A fossil of a Jurassic cephalopod with a tooth of a pterosaur shows an ancient hunting attempt

Plesioteuthis subovata fossil
An article published in the journal “Scientific Reports” presents a study that brings evidence that some pterosaurs ate cephalopods. A team of researchers led by paleontologist René Hoffmann of the University of Ruhr in Bochum (Ruhr-Universität Bochum, RUB) examined fossils of a squid-like animal of the species Plesioteuthis subovata that lived about 150 million years ago, in the Jurassic period, preserved with a tooth of a pterosaur of the species Rhamphorhynchus muensteri. This discovery provides information on this pterosaur’s eating habits and the fact that that cephalopod lived near the surface of the water.

Pterosaurs – order Pterosauria – appeared in the Late Triassic period, almost 230 million years ago. These reptiles were the first flying vertebrates and were very successful because they diversified occupying a number of niches during the Cretaceous period with very variable sizes so that their wingspan could go from 50 centimeters to more than 10 meters. Rhamphorhynchus muensteri was relatively small, with a wingspan of less than 2 meters, and fed mainly on fish and other small aquatic animals.

The two currently recognized species of the genus Plesioteuthis, P. prisca and P. subovata, were first described in the 19th century thanks to discoveries in the Altmühltal Formation, a fossil deposit near the city of Solnhofen, Germany. Exceptionally preserved fossils have been found there, to the point of including soft-bodied organisms such as cephalopods to which the genus Plesioteuthis belongs. These molluscs were similar to today’s squid, with a gladius, the structure commonly known as squid bone, which could be up to 30 centimeters long. A specimen of P. subovata revealed the presence of what turned out to be a pterosaur tooth.

René Hoffmann’s team examined the Plesioteuthis subovata fossil under ultraviolet light and this allowed to establish that the pterosaur tooth is embedded in the cephalopod fossil, whose soft body is now phosphated, as it underwent a particular process that led to its fossilization. This means that the fact that the fossils of these two animals were found together is highly unlikely to be due to chance. The shape of the tooth showed remarkable similarities with those of Rhamphorhynchus muensteri and was attributed to an adult individual of this species.

The top image (photos courtesy J. Härer. All rights reserved) shows the fossil of Plesioteuthis subovata. An adult specimen, 28 cm long, preserved with ink sac and duct, arm-head complex, well-preserved mantle musculatures (transverse striation) and a pterosaur tooth. (B) Close-up of the 19 mm long, slightly curved Rhamphorhynchus muensteri tooth crown under normal light. (C) Ultraviolet (UV) light reveals that the tooth apex is partially covered with now phosphatized mantle tissue. (D) Posterior part of the specimen with faint imprints probably representing a terminal fin, but UV light provides no evidence of fin musculature (E). The posterior mantle margin is incomplete and a straight structure with a double keel typical for P. subovata provides evidence of the gladius. All photographs by J. Härer, used with permission.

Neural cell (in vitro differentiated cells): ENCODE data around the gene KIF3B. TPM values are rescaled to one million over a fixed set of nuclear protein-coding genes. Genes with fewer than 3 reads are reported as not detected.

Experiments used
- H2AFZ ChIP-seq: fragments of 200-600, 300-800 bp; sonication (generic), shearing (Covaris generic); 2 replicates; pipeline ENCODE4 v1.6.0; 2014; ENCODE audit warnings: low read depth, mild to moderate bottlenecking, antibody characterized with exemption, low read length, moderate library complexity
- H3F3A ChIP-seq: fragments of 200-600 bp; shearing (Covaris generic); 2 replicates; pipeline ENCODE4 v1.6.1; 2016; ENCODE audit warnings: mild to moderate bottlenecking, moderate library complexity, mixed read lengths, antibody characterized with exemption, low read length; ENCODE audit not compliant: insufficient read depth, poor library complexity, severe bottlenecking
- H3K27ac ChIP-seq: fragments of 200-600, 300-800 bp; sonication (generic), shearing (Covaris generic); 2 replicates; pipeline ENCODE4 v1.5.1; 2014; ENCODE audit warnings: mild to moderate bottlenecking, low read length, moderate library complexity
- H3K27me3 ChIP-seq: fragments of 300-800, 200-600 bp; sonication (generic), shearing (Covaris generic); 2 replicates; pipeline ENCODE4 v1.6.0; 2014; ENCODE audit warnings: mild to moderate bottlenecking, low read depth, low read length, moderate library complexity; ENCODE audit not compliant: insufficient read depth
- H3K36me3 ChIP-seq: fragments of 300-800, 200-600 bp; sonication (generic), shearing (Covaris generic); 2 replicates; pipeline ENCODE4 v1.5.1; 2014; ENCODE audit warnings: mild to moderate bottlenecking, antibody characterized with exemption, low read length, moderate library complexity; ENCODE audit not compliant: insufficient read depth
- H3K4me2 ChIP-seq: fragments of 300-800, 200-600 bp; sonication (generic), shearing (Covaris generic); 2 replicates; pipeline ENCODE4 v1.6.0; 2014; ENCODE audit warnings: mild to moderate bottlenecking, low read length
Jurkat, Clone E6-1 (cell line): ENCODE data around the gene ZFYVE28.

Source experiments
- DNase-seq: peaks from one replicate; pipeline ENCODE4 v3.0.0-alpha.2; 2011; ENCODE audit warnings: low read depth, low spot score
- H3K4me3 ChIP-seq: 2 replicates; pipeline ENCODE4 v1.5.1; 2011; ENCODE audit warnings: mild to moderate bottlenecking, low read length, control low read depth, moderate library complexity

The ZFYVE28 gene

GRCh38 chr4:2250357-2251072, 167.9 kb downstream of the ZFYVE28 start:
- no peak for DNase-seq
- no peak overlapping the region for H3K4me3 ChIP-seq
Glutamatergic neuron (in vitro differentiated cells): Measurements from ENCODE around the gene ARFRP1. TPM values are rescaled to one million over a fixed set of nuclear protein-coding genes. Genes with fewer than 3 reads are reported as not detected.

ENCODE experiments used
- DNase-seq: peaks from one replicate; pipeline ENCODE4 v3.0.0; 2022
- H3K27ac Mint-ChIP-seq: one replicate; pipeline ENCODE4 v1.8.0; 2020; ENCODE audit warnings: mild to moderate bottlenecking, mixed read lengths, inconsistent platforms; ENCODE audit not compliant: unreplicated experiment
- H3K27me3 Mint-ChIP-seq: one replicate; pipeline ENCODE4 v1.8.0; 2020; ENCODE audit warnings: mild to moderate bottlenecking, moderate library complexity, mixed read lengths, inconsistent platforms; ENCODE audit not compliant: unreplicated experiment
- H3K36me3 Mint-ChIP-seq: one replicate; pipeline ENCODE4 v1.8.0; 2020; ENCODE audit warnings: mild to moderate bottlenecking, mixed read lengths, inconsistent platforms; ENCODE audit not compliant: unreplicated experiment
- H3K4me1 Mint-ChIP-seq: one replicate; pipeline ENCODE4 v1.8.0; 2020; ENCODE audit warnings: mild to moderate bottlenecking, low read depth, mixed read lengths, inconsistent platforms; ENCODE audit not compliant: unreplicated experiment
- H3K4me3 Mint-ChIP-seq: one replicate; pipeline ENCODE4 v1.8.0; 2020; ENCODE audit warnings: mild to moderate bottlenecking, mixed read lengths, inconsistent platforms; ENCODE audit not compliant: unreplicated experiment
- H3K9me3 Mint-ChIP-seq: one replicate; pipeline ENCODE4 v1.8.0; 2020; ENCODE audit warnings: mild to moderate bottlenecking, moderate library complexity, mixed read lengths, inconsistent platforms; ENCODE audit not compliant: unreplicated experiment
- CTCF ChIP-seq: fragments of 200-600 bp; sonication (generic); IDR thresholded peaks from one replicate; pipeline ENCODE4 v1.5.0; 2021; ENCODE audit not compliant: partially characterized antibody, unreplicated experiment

Rhamphorhynchus muensteri probably fed on aquatic animals by capturing them as they flew directly over the water surface. The bottom image (Courtesy Christian Klug / Beat Scheffold. All rights reserved) shows an artistic reconstruction of that type of behavior with the capture of a specimen of Plesioteuthis subovata.

This research shows the first direct evidence of a predator-prey interaction between pterosaurs and cephalopods. It’s unlikely that a Rhamphorhynchus muensteri broke a tooth trying to eat a carcass, also because it would have ended up on the bottom of the water after the animal died. Basically, everything suggests an unsuccessful attempt to catch prey. It’s not clear whether the Plesioteuthis subovata died as a result of the wound it suffered or it survived with the tooth of the pterosaur getting stuck in its body.

A lucky discovery offered new information on Rhamphorhynchus muensteri’s predatory behaviors, their diet and the fact that Plesioteuthis subovata normally lived close to the surface of the water. It’s impossible to completely reconstruct the story of that hunt that remained unsuccessful, but these rare cases are always useful because they offer a sort of snapshot of ancient events.

Rhamphorhynchus muensteri trying to capture a Plesioteuthis subovata

Leave a Reply

Your email address will not be published. Required fields are marked *